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a way to keep us sharp.” The men and women’s teams were each split up for their specific races. On the men’s side, each team member ran two miles, while the women raced 2000 meters. The event was scored like any other cross country event, meaning the team with the lowest score wins. Both competitions ended in a tie, and Amos Sang finished first in the men’s race with a time of eight minutes and 46 seconds. “The guys ran hard and ran fast. Splitting them up into teams made them really strategize and compete all the way through the two miles,” Woods said.

I thought it was a fantastic way for us to promote ourselves to the school. SPENSER LYNN// member of the men’s cross country team

Spenser Lynn, sophomore physics major from White Oak, said the event was a good way to showcase both the team’s talent as well as advertise for the upcoming conference meet. “I thought it was a fantastic way for us to promote ourselves to the school,” said Lynn. “It’s tough to get people out to the cross country course because it’s not on campus.”

This year’s conference meet will be held at the Sherrod Residential Park on Nov. 6. If the men’s team wins the title, it will be their 20th consecutive conference win. Lynn and Woods said they hoped the Twilight Challenge would become an annual event and the hope to start planning earlier next year. contact Williamson at


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October 27, 2010


Radio: NPR program to broadcast from campus Continued from page 1

the talented young musicians, O’Riley allows them to play a classical composition of their choice. The show, now in its 10th year, encourages young performers to share their musical gifts with millions of listeners each week. Five young musicians will perform, including one of Abilene’s own. Halle Puckett is a 12-year-old pianist and student at Craig Middle School. She is the youngest of the performers set to perform at the broadcast. “This show is a stepping-off point for these young musicians. Some-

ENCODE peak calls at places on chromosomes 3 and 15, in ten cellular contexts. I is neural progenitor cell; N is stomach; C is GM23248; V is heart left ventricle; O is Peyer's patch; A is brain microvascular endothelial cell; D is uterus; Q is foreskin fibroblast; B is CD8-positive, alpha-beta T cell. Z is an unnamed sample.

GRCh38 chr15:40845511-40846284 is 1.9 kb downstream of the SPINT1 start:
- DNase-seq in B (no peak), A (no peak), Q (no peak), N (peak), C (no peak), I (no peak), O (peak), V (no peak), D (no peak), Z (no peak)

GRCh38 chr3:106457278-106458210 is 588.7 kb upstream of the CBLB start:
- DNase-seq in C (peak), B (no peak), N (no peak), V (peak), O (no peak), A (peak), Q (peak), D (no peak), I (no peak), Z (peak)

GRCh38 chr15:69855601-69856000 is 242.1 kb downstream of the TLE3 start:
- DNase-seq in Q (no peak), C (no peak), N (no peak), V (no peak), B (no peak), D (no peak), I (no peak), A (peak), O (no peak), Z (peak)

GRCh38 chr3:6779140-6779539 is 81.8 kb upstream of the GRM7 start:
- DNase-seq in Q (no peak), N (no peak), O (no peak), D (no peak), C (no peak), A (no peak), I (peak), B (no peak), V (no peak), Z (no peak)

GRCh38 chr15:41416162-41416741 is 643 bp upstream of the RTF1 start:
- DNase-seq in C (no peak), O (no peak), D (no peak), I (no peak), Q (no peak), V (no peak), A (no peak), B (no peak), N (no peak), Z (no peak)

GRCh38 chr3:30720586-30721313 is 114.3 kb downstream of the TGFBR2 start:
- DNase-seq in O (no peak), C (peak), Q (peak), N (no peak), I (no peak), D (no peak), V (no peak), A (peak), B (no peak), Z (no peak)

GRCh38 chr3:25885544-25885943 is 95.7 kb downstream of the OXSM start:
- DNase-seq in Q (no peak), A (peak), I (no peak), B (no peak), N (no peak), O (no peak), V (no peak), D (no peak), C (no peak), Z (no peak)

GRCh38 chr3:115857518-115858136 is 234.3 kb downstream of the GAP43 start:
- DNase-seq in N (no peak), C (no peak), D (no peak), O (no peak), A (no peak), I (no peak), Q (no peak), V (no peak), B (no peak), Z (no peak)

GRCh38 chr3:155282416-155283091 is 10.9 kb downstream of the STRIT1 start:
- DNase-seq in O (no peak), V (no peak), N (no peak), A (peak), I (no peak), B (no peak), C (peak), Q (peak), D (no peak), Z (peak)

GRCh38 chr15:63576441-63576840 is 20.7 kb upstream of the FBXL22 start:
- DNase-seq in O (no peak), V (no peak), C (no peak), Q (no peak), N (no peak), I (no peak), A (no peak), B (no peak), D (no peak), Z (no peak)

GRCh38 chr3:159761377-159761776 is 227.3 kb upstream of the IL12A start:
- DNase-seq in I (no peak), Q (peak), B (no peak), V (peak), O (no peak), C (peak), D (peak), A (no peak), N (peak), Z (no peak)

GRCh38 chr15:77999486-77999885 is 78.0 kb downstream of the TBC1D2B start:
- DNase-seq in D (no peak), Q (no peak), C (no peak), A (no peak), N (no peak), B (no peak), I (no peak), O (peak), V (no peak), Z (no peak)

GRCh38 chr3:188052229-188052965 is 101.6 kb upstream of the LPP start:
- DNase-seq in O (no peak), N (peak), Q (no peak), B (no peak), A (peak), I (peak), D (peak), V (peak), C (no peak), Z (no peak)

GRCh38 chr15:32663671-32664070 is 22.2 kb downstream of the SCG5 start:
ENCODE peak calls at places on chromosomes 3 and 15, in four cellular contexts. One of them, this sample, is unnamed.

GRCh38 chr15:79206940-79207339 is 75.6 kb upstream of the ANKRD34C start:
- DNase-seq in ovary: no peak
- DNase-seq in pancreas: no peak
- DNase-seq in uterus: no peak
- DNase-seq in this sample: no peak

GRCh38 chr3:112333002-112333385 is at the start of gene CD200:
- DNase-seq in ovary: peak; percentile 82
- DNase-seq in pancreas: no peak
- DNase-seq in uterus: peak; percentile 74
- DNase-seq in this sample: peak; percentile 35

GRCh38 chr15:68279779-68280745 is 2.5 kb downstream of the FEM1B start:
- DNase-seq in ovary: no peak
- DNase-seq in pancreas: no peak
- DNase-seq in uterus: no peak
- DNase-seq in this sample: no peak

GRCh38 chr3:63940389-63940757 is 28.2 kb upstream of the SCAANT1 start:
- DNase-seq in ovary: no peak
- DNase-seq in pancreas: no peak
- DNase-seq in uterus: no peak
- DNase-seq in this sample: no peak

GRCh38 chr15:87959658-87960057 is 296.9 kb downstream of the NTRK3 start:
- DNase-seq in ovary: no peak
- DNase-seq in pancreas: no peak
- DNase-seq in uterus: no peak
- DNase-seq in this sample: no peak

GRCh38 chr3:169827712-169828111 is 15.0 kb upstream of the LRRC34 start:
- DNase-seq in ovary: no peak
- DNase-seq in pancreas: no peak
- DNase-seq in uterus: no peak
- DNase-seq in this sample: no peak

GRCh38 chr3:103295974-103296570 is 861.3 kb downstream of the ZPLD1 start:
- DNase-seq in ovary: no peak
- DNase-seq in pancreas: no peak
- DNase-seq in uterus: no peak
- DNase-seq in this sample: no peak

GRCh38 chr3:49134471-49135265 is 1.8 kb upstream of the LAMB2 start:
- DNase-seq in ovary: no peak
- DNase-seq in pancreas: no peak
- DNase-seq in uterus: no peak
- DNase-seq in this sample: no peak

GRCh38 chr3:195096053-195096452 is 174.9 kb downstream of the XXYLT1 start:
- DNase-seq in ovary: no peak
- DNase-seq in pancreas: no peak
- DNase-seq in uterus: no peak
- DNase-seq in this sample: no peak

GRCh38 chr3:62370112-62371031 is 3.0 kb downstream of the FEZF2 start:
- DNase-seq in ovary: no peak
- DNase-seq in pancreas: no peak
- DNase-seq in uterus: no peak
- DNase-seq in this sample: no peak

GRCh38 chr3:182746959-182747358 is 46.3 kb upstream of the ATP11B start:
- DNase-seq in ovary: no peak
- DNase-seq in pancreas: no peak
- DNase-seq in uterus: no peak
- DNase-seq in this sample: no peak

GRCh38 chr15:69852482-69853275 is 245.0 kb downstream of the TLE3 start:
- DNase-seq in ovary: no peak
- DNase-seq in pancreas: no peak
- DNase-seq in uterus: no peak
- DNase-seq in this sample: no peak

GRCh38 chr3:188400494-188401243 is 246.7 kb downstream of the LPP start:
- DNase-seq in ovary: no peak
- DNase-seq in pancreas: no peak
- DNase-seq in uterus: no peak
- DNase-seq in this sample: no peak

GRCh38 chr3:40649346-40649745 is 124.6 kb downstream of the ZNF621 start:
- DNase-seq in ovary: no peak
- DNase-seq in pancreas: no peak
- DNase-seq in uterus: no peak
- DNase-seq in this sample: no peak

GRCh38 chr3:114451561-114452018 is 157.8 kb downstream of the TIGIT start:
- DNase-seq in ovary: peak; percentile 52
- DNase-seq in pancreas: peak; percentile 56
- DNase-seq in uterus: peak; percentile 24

times O’Riley will check back with past guests, and they have gone on to play in the New York Philharmonic and things like that,” Singletary said. “From the Top” is dedicated to helping these young musicians develop their talents. In 2005, the show partnered with the Jack Kent Cooke Foundation and New England Conservatory to offer scholarships opportunities. Over $1 million have been awarded to young musicians. “We hope to get a lot of college students and highschoolers in the audience, so they can see these kids are just like them, and through talent and prac-

tice they can achieve the same things,” said John Best, KACU-FM Director of Broadcast Operations. Halle will perform Moritz Moszkowski’s Etude in F major, Op. 72, No. 6. The other musicians on the roster include Austin Allen, marimba percussionist from McKinney, Taeguk Mun, cellist from New York, N.Y., and organists Karen Christianson from Media, Pa. and Eric Fricke from Benton, Pa. Christianson and Fricke will perform on the First Baptist Church’s $1.2 million Shelton organ. “These two young organists could be considered the best in the United States,”

Best said. “These kids will really show the magnitude and power of the organ. The organ is actually one of the reasons we chose this location for the event.” Best said the concert will represent a broad spectrum of the young talent that exists throughout the country. “Hearing the two young performers playing the organ is one of the main reasons I am attending,” said Sandy Byers, KACU-FM Traffic Manager. “I am also eager to hear the talent of all the young musicians. It is amazing to see how much talent they have.” This is not the first time that “From the Top” has visited Abilene. Five


years ago, KACU invited the show to Abilene for a concert at the downtown Paramount Theatre. Best has been working behind the scenes for three years to get the show back to Abilene, and listeners have supported his efforts. “We pretty much sold out the Paramount. I still have people ask me when “From the Top” will return to Abilene,” Best said. “These types of events are great to showcase KACU and bring the station to the forefront. After 25 years of operation, there are still people out there that don’t know KACU brings news, entertainment, even classical music,” Best said.

“From the Top” will be performed live from First Baptist Church of Abilene on Nov.16 beginning at 7:30 p.m. The segment will air nationally on NPR on Dec. 27. Each episode of “From the Top” can be heard on 89.7 KACU-FM on Tuesdays at 9 p.m. and Saturdays at 1 p.m. Tickets are available for $20 for adults, $15 for KACU members and $10 for students at the KACUFM office, located on the first floor of the Don Morris Center. For more information, visit KACU-FM website,, or call 674-2441. contact Hernandez at


Rank: Abilene among Cans: Students raid dorms top cities for business

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Continued from page 1

Cities are ranked under one of five categories ranging from ‘Very Low Cost’ to ‘Very High Cost’. In its release, the survey stated its goal to serve “as a ‘tie-breaker’ for companies that are contemplating a move or an expansion and have already determined the best combination of factors important to them.” However, Burdine isn’t sure of the importance surveys play in the role of businesses deciding to come to Abilene. “There’s a lot of surveys out there that a business may look at, and it’s hard to tell how they are be-